Thursday, November 24, 2016

Using Enzymes to Bind Silicon and Carbon for the First Time Ever

Chemical engineers have found organisms that can bind silicon and carbon together.
Silicon, an interesting element for its unique property to act as both a metal and non-metal, only occurs in bioinorganic compounds like silica shells of diatoms, but what about organic life? Why has evolution ignored this element in carbon-based life? "Abundant in the Earth, but rejected by the biosphere for its wondrous evolutionary tinkering," as Roald Hoffmann put it quite nicely.

Researches have found artificial ways in which silicon can bind to carbon. Frances Arnold, a chemical engineer at the California Institute of Technology, and her colleagues ransacked the protein database for enzymes that catalyzes silicon and carbon bonds. A bacterium found in Iceland's hot springs, Rhodothermus marinus, showed promise, and after synthesizing the gene for this protein, they injected it into E. coli.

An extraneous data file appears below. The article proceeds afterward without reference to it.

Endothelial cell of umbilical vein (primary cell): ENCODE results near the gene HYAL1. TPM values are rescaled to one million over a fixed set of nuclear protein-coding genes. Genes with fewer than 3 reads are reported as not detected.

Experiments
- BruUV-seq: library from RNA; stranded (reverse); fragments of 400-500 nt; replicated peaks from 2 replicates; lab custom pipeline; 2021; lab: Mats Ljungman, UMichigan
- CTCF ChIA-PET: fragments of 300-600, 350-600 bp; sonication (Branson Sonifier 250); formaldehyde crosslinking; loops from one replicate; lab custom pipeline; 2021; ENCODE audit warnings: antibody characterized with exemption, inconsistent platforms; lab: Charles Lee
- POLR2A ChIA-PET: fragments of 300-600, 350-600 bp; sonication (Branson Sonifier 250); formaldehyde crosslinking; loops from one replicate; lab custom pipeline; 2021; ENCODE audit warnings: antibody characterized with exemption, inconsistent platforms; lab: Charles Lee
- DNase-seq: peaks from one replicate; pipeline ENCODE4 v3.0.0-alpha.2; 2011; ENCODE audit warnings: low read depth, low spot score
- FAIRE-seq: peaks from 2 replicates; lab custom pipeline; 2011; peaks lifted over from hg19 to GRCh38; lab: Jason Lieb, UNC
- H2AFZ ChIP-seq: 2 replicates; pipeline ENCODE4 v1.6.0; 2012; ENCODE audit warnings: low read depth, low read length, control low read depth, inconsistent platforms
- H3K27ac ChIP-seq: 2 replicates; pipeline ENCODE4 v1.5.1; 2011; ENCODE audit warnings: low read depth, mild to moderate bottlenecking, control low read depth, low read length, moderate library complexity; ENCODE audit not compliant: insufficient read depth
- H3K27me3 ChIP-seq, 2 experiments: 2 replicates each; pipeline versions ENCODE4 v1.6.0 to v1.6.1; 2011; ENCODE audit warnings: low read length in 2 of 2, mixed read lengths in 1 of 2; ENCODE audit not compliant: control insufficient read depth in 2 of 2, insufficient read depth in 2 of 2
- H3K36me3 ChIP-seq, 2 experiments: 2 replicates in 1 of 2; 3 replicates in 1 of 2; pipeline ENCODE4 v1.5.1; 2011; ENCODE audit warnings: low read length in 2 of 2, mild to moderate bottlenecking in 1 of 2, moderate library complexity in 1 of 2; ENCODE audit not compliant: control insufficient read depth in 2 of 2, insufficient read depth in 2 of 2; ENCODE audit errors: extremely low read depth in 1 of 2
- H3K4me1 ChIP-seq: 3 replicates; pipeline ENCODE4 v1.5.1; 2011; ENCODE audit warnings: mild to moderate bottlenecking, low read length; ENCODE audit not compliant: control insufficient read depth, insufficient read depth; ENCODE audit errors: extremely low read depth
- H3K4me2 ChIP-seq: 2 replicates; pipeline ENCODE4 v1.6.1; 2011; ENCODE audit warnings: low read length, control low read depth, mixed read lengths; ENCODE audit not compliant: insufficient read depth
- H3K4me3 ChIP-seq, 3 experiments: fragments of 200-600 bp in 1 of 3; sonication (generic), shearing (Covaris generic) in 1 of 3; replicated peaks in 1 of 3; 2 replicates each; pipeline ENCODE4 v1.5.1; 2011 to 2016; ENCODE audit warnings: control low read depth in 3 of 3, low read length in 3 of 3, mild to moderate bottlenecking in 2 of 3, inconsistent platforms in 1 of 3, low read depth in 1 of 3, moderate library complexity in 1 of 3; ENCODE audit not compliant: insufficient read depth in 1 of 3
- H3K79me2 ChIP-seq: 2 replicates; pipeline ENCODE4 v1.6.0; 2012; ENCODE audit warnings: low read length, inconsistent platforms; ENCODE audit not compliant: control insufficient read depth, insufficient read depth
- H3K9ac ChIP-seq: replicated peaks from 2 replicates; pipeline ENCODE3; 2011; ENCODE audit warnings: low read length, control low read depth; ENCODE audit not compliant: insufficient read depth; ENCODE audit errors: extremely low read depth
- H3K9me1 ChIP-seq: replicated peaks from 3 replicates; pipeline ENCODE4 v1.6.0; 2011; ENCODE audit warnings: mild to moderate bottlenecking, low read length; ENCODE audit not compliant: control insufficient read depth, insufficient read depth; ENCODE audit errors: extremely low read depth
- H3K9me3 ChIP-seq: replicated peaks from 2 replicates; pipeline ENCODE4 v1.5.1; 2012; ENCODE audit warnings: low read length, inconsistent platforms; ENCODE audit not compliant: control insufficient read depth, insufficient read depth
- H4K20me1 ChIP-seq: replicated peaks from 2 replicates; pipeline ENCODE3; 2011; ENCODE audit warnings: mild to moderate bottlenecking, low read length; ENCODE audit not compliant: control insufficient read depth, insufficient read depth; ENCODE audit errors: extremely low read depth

If fed the right silicon compounds, the E. coli bacteria with the enzyme would catalyze silicon and carbon, but the team didn't stop there. The wanted a more efficient production of silicon-carbon compounds, so they altered the active region of the enzyme to produce more yield and they were successful. These finding will prove to be useful in the pharmaceutical industry and have opened up research on the evolution of life, in particularly, why silicon hasn't been part of it until now.

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